Another decoy that doesn't address the issue. For the record, I have a spouse visa. However, we both know that the visa situation in Japan is varied - some teachers receive a one year visa, while others receive three years, as I did for my first trip. Moreover, there are schools in Fukuoka that are struggling to find teachers with suitable qualifications and experience. The market is flooded. With neophytes.

It's also important to consider regional variations - is the unemployment rate higher in Kansai than Fukuoka? What about Kanto? How does this affect disposable income and tax revenues? Arguably, it's safe to assume that more teachers end up in those regions than in northern Kyushu. How does this affect the availability of teaching work and the rates of pay offered? What about cost of living and demographics? How important was the presence of the chain schools in those regions? How did it individually affect the size of the EFL market in those regions when NOVA and then GEOS went belly-up?
Quote:
If you can answer yes to both, then you could make a fortune selling your secret to beating the financial crunch... hell, I could even sling more than a few customers your way.

But if you are once again not in the same visa situation as many of the qualified and experienced teachers that are struggling to find decently paid work reflecting their achievements and work history then perhaps you should alter your final statement before I call Ofcom and have you done for false advertisement Wink
Again, this doesn't address the issue. Clever-sounding rhetoric means little when the thesis is easily falsified. The work is there, people can self-sponsor, qualifications and experience both in and out of Japan matter to some, and a teacher can still make good money here. The only issue is obtaining entry to the country, which is a matter of looking thoroughly and having some patience.

The appeal to ignorance is a fallacy. From what I see here, you're basically arguing that since you can't imagine how a teacher could make a decent living in Japan, it can't be done. I'm not suggesting that every teacher can - not every teacher is qualified and experienced - but that it's possible for some. Blanket assertions are rarely valid; the oft-repeated line that EFL in japan is all rubbish, with poor downtrodden teachers scraping a living eating cup ramen is a prime example.

This country needs good, qualified teachers of English - the presence of Japan at the bottom of TOEFL score rankings for Asia is evidence enough. It does not need "teachers" whose primary motivation is to drink and sleep their way round Osaka. Misleading generalisations will not help improve the situation, and while there are obviously other factors at play: government policy, socio-cultural artifacts and the tradition of language education in Japan, for example, acknowledgment of the reality of the situation will help people make better choices. EFL in Japan is more complex than you would have people believe.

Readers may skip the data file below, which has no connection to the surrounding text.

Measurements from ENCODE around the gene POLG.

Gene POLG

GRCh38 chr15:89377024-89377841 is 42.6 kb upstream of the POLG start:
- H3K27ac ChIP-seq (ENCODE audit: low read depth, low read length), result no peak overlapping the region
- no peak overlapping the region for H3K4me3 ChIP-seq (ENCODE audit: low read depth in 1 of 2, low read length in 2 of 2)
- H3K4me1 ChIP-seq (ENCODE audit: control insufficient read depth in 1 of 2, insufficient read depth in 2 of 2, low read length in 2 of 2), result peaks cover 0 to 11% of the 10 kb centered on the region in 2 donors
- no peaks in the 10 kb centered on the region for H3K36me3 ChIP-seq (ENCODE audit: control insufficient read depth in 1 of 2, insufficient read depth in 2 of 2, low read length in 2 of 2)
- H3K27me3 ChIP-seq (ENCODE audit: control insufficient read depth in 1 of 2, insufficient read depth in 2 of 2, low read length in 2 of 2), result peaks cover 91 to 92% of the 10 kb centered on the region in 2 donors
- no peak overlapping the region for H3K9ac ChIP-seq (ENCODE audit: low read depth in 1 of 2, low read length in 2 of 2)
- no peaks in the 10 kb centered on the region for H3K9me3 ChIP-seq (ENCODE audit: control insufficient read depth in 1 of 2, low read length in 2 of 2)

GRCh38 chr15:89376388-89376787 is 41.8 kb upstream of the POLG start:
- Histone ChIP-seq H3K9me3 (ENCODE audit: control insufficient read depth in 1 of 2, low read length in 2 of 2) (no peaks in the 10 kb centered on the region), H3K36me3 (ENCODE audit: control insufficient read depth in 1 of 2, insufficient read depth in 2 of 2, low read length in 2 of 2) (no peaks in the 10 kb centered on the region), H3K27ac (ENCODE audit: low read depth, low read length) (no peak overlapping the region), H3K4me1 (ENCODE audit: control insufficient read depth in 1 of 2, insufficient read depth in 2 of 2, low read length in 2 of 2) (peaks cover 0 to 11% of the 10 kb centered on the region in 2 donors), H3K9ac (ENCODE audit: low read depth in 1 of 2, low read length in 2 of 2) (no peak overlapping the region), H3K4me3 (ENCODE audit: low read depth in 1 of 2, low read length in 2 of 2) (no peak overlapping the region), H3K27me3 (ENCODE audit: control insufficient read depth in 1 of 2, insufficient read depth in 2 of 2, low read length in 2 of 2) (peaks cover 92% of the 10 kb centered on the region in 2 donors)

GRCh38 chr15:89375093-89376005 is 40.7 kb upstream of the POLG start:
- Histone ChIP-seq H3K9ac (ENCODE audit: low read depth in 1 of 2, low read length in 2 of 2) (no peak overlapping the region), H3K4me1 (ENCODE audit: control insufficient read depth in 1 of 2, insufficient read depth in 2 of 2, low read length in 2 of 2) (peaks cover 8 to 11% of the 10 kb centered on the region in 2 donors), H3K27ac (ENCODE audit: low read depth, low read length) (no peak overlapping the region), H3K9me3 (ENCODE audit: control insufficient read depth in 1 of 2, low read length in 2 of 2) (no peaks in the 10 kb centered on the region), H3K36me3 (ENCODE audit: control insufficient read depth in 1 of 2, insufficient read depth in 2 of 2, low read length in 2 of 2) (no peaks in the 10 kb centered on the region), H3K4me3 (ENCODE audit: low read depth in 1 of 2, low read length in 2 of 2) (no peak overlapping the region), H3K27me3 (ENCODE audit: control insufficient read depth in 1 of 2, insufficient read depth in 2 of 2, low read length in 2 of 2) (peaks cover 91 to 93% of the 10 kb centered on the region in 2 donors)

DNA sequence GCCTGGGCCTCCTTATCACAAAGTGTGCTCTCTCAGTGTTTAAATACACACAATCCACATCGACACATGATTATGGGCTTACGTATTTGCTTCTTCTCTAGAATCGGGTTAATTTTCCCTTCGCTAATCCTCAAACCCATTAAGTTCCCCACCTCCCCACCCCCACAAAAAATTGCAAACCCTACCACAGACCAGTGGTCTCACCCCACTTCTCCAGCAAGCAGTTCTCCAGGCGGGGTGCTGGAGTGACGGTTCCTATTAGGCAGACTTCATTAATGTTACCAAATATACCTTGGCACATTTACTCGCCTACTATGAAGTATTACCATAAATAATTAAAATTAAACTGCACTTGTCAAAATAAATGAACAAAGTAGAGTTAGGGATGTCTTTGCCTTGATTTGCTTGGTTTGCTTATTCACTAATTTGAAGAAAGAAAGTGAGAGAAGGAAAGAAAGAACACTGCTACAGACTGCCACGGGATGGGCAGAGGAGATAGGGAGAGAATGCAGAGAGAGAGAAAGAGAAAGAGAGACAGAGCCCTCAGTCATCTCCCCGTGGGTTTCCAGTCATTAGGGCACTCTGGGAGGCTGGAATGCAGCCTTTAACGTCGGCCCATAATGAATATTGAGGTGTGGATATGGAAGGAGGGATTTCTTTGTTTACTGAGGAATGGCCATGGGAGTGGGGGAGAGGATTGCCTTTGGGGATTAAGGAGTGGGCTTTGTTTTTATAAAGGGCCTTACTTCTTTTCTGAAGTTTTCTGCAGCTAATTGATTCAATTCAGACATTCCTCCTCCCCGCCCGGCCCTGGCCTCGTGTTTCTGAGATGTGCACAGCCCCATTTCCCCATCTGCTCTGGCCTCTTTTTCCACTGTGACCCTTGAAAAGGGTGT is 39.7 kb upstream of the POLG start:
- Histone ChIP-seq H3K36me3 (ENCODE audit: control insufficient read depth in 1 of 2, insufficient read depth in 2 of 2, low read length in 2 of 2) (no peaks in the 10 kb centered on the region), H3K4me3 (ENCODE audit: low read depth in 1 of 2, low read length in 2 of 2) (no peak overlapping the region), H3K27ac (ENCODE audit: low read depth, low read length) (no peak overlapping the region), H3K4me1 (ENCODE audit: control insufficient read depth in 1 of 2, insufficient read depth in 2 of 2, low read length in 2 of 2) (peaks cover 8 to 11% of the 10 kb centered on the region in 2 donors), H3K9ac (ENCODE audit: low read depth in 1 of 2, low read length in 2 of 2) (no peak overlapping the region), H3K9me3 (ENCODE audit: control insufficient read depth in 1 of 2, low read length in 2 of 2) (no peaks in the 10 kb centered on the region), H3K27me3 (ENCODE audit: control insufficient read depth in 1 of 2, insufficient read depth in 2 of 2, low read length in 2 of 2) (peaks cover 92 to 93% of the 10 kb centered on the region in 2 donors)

Please note that I haven't questioned your credibility. The principle of charity applies. I am rational, I am speaking from experience and I accept that it's not all roses. Can you accept that it's not all bad here?
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Mr. Kalgukshi
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Joined: 18 Jan 2003
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PostPosted: Wed May 25, 2011 3:47 am    Post subject: Reply with quote

This is getting far too personal. Stick to addressing the message and not the messenger or the thread will no longer be available and there will be sanctions.
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seklarwia



Joined: 20 Jan 2009
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PostPosted: Wed May 25, 2011 10:36 am    Post subject: Reply with quote

Mr_Monkey wrote:
From what I see here, you're basically arguing that since you can't imagine how a teacher could make a decent living in Japan, it can't be done.

Then you misunderstand. My issue is with over-generalised statements such as:

"Is the work still there for qualified and experienced teachers? Yes."

I do not argue that there is work available to those who fulfill a whole variety of requirements some of which involve dumb luck. My arguement is that it is not simply an issue of; are you qualified and experienced? Then there is a great job for you!
As you yourself have pointed out, there are other factors at play.

Case in point: One good friend is out of a uni job (unfortunately couldn't score a tenure and is now out after years of service). Has uni experience both here and in the UK (was one of my pragmatics and sociolinguistics lecturer in fact). Came here with his long-term gf (my IWLT Japanese teacher). Now she's going to help reduce the current population decline so moving across the country is out of the question.
So now he is a qualified and experienced teacher who is in a crappy employment position because he doesn't yet have a spouse visa or PR and had to accept a FT position to get a visa renewal since contracted PT pickings within his SOR were not enough to satisfy immigration.

That's why I asked whether you could easily pick up the short fall on short notice if you needed to. Obviously on a spouse visa you don't have to worry about the possibility of being refused a visa renewal, but my friend wasn't so lucky at the time. No doubt if he wasn't under the visa, time and location constraints he faced, he could have found decent work eventually but he was and therefore couldn't.